The capacity for improved growth across the Asia-Pacific will be greatly determined by the establishment of more ‘inclusive economies’ that boost trade and investment while ensuring that the benefits are widely felt by the people, according to APEC Secretariat Executive Director Dr Alan Bollard.
Dr Bollard offered perspective on a newly launched 12-month initiative within APEC to advance this objective and associated policy actions being taken forward by member economies in remarks delivered to the City University of Hong Kong, on the sidelines of a just concluded 4-day meeting of private sector executives from the APEC Business Advisory Council, or ABAC.
“We can no longer assume that growth will be driven by trade,” cautioned Dr Bollard, setting the tone for a separate meeting of APEC Senior Officials on 6-7 February in Clark, the Philippines to direct implementation of the initiative originated by the archipelago as APEC 2015 Chair. They will consider recommendations from ABAC and build on collaboration among more than 20 APEC technical working groups now gathered in Clark and nearby Subic.
“We are seeing significant development of a growing middle class in East Asia and Latin American and that drives domestic demand,” he noted, while pointing out that these trends fall up against a period of considerable transition and new challenges.
“The story for the region is one of growing inequality,” Dr Bollard explained. “This is not about inequality among economies but populations within economies.”
Measures being pursued under APEC’s ‘inclusive economies’ initiative aim to narrow economic gaps by promoting cross border education and career training opportunities, the development of starts-ups and new openings for small businesses to participate in global trade and production chains, and safeguards against emerging economic, social and environmental threats.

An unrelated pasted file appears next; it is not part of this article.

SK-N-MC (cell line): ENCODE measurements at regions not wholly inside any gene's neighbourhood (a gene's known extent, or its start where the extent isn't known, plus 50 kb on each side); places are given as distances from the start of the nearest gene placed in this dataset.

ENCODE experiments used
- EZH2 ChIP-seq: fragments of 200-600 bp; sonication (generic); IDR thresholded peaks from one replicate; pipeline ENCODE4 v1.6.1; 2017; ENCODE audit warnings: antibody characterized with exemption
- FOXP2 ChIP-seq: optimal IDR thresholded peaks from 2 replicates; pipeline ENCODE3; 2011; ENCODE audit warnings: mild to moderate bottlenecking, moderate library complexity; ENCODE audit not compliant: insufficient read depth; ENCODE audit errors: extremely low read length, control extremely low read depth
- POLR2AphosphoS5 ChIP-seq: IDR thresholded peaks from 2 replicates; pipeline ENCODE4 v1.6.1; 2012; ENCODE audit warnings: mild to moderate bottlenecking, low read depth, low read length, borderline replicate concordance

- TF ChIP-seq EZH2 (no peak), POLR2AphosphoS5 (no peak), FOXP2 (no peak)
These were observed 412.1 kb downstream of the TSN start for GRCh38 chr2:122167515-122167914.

“APEC is working through a complicated set of issues and complicated drivers, and it means different things in different economies,” said Dr Bollard. Mitigating risks such as those linked to climate change and the increasing frequency and intensity of natural disasters, pandemics, gender imbalances in the economy, and labor migration are among the points of focus.
“As populations urbanize, people move into the middle class, cities change, environmental problems arise, social services increase and demand for technology surges,” he exhorted. “Electronic commerce and common data standards offer ways of doing this without the friction that existed previously,” additional areas of collaboration between APEC economies.
Dr Bollard went on to describe how these measures amplify the value and feasibility of concurrent efforts to lower barriers to trade and investment through greater regional economic integration.
“China promoted the study into the Free Trade Area of the Asia-Pacific within the context of the Trans Pacific Partnership, ASEAN+ Regional Economic Comprehensive Partnership and Pacific Alliance,” he explained. “We don’t want to see those negotiations going off in different directions.”
Last November in Beijing, APEC Leaders called upon member economies to pursue a new two-year collective strategic study on issues related to the realization of the FTAAP.
“In the first year we’ll work on setting up the terms of reference for the strategic study,” Dr Bollard concluded. “After that plan is in place, we can address the substantive questions about what elements to include and whether pursuing a FTAAP is likely.
“Solidifying constituent buy-in by demonstrating the extent of the benefits of greater interconnectedness will be crucial to facilitating this process.”
The First APEC Senior Officials’ Meeting (SOM1) and Related Meetings schedule in Clark and Subic can be viewed here.
Packed with photos, synopses, data and additional planning information, the newly unveiled APEC Outcomes and Outlook 2014/2015 puts APEC’s agenda into greater context.
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